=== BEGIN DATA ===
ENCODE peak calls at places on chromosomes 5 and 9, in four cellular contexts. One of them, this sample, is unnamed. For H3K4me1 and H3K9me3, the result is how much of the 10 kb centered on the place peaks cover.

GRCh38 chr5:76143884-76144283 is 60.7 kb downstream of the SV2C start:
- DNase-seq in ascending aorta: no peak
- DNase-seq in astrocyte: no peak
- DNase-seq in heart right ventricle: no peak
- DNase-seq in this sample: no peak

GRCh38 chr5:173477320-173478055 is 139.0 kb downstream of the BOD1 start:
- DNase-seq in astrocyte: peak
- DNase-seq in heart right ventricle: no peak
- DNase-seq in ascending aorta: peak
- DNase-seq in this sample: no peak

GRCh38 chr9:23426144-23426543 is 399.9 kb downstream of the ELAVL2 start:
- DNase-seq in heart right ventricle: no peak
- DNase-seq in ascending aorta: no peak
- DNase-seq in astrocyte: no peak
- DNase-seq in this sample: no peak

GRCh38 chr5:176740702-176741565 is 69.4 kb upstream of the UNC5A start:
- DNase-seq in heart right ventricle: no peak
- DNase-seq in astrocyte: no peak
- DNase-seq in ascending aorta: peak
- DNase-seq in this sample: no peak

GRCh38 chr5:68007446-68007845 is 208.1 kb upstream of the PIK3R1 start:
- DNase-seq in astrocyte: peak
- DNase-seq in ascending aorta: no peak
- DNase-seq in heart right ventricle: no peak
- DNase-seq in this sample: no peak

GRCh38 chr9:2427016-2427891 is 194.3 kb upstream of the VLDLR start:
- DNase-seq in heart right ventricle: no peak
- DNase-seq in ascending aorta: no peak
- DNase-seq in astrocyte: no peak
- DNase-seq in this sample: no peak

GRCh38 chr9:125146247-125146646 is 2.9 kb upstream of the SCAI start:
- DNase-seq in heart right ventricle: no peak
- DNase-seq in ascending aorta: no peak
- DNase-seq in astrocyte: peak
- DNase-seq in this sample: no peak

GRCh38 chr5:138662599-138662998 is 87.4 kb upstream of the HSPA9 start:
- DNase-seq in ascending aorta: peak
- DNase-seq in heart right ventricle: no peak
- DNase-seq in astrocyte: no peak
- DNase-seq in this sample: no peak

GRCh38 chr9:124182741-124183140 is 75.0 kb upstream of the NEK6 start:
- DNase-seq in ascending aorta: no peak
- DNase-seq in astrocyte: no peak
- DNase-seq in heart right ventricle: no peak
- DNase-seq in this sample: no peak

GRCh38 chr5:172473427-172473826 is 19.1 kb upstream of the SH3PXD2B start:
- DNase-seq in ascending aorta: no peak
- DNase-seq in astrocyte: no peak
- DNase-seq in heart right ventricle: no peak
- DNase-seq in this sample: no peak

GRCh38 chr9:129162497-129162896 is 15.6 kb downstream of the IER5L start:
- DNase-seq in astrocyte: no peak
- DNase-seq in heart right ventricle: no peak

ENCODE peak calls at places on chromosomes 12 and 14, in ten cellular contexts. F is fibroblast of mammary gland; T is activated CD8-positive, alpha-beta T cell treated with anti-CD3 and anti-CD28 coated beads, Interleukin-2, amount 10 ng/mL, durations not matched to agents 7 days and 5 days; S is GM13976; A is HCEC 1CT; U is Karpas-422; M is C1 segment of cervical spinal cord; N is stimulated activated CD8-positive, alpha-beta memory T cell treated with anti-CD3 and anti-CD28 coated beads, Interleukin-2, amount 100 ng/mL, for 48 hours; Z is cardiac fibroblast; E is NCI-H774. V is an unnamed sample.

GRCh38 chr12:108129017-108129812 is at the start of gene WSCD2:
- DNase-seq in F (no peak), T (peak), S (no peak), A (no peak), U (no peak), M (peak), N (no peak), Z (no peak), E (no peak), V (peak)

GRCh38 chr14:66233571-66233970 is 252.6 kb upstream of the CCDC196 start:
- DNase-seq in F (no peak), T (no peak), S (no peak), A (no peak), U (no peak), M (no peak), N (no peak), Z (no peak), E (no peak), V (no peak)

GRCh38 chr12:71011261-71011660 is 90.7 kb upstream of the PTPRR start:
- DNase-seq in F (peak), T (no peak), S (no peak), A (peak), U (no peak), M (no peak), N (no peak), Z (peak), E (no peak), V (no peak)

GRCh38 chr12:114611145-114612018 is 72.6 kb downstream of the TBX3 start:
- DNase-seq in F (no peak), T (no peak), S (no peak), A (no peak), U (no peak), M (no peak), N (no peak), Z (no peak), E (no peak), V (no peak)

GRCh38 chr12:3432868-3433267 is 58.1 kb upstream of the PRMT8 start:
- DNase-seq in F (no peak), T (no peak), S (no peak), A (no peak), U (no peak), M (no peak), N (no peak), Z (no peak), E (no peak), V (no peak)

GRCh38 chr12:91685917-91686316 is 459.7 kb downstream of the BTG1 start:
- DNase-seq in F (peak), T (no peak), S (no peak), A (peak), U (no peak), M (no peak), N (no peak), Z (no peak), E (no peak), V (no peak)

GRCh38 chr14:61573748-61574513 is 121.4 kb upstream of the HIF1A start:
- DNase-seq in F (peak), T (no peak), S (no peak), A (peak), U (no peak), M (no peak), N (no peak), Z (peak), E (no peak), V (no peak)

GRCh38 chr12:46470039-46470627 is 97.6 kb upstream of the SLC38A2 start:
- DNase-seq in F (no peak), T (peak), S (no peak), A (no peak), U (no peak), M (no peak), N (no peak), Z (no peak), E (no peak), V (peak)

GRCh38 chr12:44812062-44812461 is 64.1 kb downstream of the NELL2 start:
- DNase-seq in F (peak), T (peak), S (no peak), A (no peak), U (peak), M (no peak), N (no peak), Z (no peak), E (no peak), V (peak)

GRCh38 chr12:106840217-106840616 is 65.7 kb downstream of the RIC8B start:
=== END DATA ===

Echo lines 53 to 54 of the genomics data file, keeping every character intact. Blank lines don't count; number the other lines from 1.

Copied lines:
- DNase-seq in astrocyte: no peak
- DNase-seq in heart right ventricle: no peak